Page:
Thunderstorms can be terrifying, and are certainly one method nature uses to remind us of how small we actually are. No matter where you live, you probably know a few people that are afraid of thunder, you might be one as well. This is entirely normal because not many things in the world are as frightening as the sound and power of thunder.
Thunderstorms are storms that are characterized by the presence of lightning and its sound, which is known as thunder. They are usually accompanied by rains and strong winds and mostly occur inside of clouds that are known as a cumulonimbus.
Throughout human history, there were many huge and dangerous thunderstorms, but the biggest one recorded was in India, and it occurred on December 1st, 2014. It was the highest voltage thunderstorm ever recorded, with 1.3 billion volts.
Measuring Electric Potential
Sunil Gupta, a scientist at the Tata Institute of Fundamental Research in Mumbai, measured the voltage of this thunderstorm along with his colleagues. They used a special instrument known as the muon telescope to measure the electric potential of this thunderstorm. The exact electric potential is determined by measuring the voltage between the highest and the lowest parts of a thundercloud.
The muon telescope measures a lesser-known subatomic particle called the muon. A muon is similar to an electron, but it is much heavier. This particular model of the telescope was called the GRAPES-3, and it can measure particles with extremely high energy levels that come from space. These particles are known as cosmic rays.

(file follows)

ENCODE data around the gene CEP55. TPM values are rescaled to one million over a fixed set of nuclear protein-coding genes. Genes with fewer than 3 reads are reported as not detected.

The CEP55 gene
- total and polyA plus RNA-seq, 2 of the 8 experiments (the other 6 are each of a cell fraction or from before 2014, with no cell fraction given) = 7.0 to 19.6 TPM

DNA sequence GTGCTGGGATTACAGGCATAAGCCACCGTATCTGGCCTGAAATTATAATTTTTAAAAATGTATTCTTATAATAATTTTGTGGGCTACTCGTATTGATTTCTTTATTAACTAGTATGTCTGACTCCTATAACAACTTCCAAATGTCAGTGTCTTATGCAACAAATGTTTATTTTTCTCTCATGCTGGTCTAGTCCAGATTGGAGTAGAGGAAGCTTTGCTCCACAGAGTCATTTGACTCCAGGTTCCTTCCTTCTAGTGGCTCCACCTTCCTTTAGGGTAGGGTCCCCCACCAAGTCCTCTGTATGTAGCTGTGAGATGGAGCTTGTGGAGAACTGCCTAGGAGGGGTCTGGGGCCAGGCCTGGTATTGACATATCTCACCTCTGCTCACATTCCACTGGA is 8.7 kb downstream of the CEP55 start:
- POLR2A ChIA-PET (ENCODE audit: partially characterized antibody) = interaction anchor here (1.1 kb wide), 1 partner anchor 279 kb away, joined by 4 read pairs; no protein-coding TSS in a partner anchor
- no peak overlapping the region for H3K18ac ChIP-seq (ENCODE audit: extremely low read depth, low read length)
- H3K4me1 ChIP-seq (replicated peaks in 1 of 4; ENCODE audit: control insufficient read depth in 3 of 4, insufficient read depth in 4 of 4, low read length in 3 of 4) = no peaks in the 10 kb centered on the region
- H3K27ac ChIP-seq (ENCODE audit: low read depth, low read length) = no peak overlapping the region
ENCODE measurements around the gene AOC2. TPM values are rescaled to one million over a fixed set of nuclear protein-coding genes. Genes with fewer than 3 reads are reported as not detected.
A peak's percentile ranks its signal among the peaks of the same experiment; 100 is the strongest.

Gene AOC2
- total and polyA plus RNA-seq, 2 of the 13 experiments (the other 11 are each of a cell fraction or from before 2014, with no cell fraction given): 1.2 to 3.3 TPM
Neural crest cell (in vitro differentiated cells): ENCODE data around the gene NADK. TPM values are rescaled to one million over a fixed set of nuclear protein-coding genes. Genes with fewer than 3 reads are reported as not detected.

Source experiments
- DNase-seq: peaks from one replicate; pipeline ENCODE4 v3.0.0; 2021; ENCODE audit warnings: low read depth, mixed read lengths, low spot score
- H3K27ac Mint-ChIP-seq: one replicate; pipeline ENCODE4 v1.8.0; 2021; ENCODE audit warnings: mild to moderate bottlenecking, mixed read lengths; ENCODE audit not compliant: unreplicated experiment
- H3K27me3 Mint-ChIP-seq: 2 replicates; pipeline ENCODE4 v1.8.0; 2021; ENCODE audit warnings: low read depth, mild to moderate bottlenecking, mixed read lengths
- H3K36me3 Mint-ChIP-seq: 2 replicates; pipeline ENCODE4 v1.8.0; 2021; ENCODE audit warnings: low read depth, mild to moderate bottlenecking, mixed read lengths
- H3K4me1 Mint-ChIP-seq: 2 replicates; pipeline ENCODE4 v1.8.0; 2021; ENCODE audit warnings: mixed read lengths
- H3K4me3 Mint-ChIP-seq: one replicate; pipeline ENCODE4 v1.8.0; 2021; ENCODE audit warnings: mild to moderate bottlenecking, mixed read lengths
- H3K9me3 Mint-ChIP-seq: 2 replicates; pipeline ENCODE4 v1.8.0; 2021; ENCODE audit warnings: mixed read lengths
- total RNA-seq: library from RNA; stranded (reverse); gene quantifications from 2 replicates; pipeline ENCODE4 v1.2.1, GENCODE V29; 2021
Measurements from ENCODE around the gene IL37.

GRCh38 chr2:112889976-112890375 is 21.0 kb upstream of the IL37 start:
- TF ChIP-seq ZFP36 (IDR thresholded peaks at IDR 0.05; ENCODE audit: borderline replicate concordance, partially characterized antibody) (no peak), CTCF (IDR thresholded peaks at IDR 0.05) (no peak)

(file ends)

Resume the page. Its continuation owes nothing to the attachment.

The telescope typically manages to register around 2.5 million muons every minute, but once a thunderstorm hits, the numbers change drastically and quickly. The researchers at the Indian institute managed to find a way to express these changes in the number of muons as the voltage of the storms that are passing through.
The Storm Of The Century
This all helped them measure the voltage of the storm that appeared over India on December 1st, 2014. During this thunderstorm, the number of muons decreased by 2 percent, which is a huge decline. This can be expressed as the equivalent of 1.3 billion volts of electric potential. Of course, this was not a single bolt, but instead the power of the entire electric field that was generated by the thunderstorm. If you are wondering how big the voltage of standard thunderstorms is, it usually does not go over 100 million volts. This goes to show just how huge this particular thunderstorm was.
The measured voltage was ten times bigger than the previously measured biggest thunderstorm. This makes this storm over India especially impressive and puts it in a category similar to other phenomena that produce extremely large amounts of energy, such as terrestrial gamma-ray flashes.
The measurements made during this storm might not work in other thunderstorms, however, and they might require some tweaking to the method used. Some scientists propose the usage of drones or balloons that would help us make more accurate measurements. However, by using this model, we were able to record a thunderstorm that could generate the power on the level of a terrestrial gamma-ray flash, which is something we’ve only dreamed about prior to this event.